Monday, June 29, 2009

I'm ready for my exit interview, Mister DeMille; or, Don't Ask If You Don't Wanna Know

"Why are you leaving?"

It's a question I get asked on a daily (at least) basis. Do you really want to know?

It's because, when I asked not to be assigned to a patient who'd been sexually aggressive with me and harassed me both verbally and physically, I was told I couldn't refuse an assignment....yet Manglement did nothing to protect me or the other nurses from that winner.

It's because, when I go into the clean supply room, I can no longer count on finding the things I need to take basic care of a patient. In the name of saving money, we now don't have enough urinals. Or bedpans. Or bandages. Or catheters. Apparently, we were being entirely too profligate with our Foleys.

It's because, though I've worked on the same unit for seven years, Friends of Manglement get preference for assignments, vacation requests, and scheduling. 

It's because, in the name of saving money, Manglement has reduced our staffing to unsafe levels.

It's because, if a patient or a patient's family member has a complaint about a nurse/care aide/cleaning person, that complaint is taken seriously and the response is punitive. Conversely, if a nurse/care aide/cleaning person has a problem with a patient or "guest", even if that problem extends to threats of violence, "customer service" techniques are used to "resolve the issue", and the professional person's concerns are belittled.

It's because I'm tired of fighting every single damn day to be able to care for my patients in a safe way. It's because I'm tired of getting saddled with six or seven patients of varying acuities because the staffing office says that's how it ought to be. I'm tired of big decisions being made for the acute-care units by people who live on carpet and haven't worked a 12-hour shift at the bedside in twenty years. It's because I'm sick to my eyeteeth of the notion that "customer service" is more important than "good nursing care". It's because I'm exhausted by chasing around whatever person it is that needs to approve a request for a chest tube kit or extra IV pumps or more crackers for the patient pantry. It's because I'm tired of every single thing I do being evaluated, not on the basis of quality of care, but on customer service.

All I can say is, it must suck to be the manager of my unit. My manager's stuck between the very real needs of the nurses and staff and the insane demands of Manglement. Manglement makes it almost impossible for the manager of any of our acute units to actually do his or her job; instead, there's a bizarre combination of micro-management and total indifference that has got to be raising blood pressures on all ten floors. 

Fortunately for me (and anybody else who wants to go into or is already in critical care), the critical care pods are managed by a totally different group. The nurses get what they need, from equipment to staffing, and their worries and problems are taken seriously. I get a real sense of community and teamwork, since there's not a culture of "rat out your coworker, get a gold star" there. The managers of the CC pods are working nurses who pull shifts at the bedside every week, not just when they feel like they're getting rusty. The upper management of the CC pod, likewise, are CC nurses who hold down a job in management and one in actual bedside nursing as well.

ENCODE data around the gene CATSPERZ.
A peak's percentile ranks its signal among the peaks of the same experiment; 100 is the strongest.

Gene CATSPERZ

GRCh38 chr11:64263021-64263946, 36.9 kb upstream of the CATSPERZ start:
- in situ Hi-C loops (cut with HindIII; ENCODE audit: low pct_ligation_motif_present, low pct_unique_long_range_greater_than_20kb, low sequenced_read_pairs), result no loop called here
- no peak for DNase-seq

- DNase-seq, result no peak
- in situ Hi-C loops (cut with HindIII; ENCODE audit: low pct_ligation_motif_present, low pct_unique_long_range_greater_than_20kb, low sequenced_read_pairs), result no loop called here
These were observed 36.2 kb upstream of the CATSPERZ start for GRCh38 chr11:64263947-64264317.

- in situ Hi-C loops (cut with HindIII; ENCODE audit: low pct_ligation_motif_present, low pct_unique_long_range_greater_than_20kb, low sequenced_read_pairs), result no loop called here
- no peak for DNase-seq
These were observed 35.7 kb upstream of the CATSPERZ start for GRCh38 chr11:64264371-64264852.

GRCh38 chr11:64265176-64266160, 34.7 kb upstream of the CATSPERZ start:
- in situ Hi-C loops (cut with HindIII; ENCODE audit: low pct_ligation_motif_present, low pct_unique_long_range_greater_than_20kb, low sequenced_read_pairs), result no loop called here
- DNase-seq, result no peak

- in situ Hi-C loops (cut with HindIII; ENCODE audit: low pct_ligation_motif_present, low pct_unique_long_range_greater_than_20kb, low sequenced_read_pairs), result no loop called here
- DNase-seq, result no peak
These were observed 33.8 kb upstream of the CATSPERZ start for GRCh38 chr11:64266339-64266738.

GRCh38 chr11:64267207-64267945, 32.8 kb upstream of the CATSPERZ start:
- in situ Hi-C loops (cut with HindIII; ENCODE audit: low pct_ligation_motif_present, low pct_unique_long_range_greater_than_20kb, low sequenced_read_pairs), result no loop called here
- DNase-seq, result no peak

Several years ago, Manglement instituted a number of changes on one of our acute units. Mostly they had to do with staffing and the types of patients the nurses would be caring for. Within six months, there had been a complete staff turnover on that unit, with a number of the nurses ending up, surprise surprise, in the critical care pods. 

This year Manglement did the same thing to my home unit. Nothing like learning from your mistakes, hm?

I'm the first to go. Somehow, given how many of my coworkers have taken me aside and asked me about the application process for the CCPs, I doubt I'll be the last.


Sara said...

ugh, i am so sorry. that sounds terrible. once in a while we've run out of supplies, but i can't imagine dealing with that on a daily basis.

good luck in the critical care unit. i'm sure you'll do great there.

Wonderful World of Weiners said...

I'm sure this will be a good move for you. Sounds like your reasons are sound for making the change.


One Nurse said...

WOW, I am so happy for you that you are moving! That doesn't sound like a great place to be in, however it sounds all too familiar. The floor I was on for 5 years was like that before I went to the float pool. Now I don't deal with the politics and all that "carpet people" business. And there was enough people who complained that the supply issue was taken care of hospital wide. That was a Magnet and JACHO thing though.

macy said...

I think you need a break. If going out will give you that, you're in the right track.